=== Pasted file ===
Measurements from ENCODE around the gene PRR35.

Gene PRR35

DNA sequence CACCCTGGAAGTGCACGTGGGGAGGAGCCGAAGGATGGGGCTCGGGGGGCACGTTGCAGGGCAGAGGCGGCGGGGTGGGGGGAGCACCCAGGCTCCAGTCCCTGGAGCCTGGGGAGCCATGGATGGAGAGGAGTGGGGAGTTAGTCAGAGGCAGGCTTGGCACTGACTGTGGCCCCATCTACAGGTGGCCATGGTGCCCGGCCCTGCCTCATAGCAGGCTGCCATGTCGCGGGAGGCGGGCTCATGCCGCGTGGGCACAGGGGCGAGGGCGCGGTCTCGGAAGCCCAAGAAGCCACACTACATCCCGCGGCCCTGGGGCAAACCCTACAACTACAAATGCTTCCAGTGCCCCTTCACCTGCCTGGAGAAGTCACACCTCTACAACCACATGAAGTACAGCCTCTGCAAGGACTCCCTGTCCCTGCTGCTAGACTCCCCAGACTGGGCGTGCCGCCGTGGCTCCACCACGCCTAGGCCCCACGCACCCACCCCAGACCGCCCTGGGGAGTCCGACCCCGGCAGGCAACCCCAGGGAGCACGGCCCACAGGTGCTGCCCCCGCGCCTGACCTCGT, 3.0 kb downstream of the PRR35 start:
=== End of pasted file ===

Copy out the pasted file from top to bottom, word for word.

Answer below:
Measurements from ENCODE around the gene PRR35.

Gene PRR35

DNA sequence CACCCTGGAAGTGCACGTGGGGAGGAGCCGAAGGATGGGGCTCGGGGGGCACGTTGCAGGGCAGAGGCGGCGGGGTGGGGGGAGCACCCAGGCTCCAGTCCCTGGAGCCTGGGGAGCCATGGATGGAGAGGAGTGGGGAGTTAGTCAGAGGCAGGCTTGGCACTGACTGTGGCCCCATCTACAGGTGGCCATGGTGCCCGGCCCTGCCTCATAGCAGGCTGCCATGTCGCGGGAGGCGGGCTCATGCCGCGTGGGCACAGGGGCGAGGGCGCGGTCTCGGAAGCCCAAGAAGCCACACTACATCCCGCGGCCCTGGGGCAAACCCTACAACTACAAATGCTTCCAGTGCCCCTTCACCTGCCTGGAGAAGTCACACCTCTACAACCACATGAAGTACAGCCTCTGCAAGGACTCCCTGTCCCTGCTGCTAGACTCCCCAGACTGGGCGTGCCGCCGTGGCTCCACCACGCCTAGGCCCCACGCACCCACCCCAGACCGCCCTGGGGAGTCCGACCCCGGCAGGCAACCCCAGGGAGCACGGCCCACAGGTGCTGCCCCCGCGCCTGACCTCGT, 3.0 kb downstream of the PRR35 start: